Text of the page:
The growth of ‘Bicameralism’ in parliamentary forms of government has been functionally associated with the need for effective federal structures. This nexus between the role of ‘Second Chambers’ or Upper Houses of […]
Whether residence or domicile are essential ingredients of structure and composition of the Upper House.
The key question is whether residence was ever treated as a constitutional requirement under Article 80(4). In re: Special Reference No. 1 of 2002 [(2002) 8 SCC 237], it was observed that: […]
Supreme Court of India in Kuldip Nayar vs Union Of India & Ors decided on 22 August, 2006 held : The composition of Parliament India’s Parliament is bicameral. The two Houses along […]
A right to elect neither a fundamental right nor a common law right, is pure and simple a statutory right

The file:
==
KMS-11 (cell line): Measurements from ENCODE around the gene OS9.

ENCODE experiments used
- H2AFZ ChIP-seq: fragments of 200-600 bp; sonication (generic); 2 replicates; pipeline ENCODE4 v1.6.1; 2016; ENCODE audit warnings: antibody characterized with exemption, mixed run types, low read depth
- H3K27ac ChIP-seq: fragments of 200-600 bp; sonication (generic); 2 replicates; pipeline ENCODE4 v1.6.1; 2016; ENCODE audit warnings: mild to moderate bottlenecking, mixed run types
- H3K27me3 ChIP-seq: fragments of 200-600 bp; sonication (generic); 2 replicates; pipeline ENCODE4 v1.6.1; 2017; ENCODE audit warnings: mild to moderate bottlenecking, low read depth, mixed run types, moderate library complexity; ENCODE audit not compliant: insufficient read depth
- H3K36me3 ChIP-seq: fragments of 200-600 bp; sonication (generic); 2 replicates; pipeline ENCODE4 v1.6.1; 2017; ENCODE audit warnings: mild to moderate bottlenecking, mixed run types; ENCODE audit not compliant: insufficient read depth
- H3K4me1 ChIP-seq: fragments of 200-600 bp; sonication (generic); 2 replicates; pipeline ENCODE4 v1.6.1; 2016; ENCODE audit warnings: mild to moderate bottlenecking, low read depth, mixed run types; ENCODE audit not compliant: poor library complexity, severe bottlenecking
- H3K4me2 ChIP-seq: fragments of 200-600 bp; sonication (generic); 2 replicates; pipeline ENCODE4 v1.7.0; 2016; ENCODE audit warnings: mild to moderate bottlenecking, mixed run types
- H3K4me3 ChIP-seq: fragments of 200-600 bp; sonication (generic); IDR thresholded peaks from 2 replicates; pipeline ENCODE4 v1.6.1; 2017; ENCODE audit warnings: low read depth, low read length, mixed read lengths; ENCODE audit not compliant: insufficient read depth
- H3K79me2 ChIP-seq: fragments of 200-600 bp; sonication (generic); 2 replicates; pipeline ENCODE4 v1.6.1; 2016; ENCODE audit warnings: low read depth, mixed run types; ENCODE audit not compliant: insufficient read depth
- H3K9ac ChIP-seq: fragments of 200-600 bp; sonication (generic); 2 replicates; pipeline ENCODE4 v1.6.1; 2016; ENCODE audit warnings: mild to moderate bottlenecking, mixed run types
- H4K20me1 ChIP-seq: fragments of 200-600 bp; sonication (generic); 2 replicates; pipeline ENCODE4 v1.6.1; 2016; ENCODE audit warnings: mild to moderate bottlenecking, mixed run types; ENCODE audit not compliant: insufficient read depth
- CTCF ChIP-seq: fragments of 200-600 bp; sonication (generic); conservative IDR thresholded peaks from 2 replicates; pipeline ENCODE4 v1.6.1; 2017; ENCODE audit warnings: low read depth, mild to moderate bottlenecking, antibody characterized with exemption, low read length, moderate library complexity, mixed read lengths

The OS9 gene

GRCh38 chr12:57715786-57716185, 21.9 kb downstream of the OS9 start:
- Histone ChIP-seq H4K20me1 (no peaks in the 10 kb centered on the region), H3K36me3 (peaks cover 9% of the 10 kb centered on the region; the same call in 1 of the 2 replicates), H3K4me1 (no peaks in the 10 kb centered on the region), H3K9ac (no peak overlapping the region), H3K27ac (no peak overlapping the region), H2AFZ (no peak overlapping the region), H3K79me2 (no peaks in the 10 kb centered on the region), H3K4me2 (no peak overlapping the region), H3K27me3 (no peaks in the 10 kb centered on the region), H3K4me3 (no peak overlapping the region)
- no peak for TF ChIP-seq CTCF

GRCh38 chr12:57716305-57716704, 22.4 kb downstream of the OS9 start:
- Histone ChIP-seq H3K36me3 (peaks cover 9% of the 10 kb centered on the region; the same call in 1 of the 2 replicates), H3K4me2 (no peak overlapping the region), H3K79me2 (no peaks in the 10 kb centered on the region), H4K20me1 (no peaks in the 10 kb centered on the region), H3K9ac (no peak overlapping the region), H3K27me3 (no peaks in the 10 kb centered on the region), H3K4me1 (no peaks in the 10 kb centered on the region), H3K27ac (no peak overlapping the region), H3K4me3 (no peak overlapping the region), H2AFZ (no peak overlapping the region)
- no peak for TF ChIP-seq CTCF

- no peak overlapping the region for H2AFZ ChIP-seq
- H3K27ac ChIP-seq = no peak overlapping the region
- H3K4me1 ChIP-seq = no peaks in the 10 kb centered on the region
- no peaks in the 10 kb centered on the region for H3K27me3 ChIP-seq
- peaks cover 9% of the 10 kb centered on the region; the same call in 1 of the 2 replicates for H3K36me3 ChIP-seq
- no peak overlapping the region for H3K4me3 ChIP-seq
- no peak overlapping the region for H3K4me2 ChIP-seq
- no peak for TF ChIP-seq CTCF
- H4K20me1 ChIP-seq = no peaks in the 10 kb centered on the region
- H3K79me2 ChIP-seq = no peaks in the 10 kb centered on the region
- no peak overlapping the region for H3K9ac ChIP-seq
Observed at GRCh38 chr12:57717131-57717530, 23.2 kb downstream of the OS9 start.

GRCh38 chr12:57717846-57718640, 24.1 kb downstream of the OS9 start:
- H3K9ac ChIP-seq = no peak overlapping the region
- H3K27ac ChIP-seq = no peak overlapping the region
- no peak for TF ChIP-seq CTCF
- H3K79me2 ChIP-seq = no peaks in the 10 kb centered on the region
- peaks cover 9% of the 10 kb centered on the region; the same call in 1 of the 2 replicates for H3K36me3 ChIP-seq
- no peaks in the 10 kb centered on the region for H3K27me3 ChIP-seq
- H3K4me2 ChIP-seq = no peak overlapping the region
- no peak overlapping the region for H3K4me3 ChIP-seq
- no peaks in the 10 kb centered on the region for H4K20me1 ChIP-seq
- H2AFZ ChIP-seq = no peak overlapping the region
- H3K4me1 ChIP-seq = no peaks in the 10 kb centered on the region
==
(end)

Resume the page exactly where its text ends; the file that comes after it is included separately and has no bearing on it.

Freedom of voting as distinct from right to vote is thus a species of freedom of expression and therefore carries with it the auxiliary and complementary rights such as right to secure information about the candidate which are conducive to the freedom
No doubt, the right to vote is a statutory right but it is equally vital to recollect that this statutory right is the essence of democracy. Without this, democracy will fail to thrive.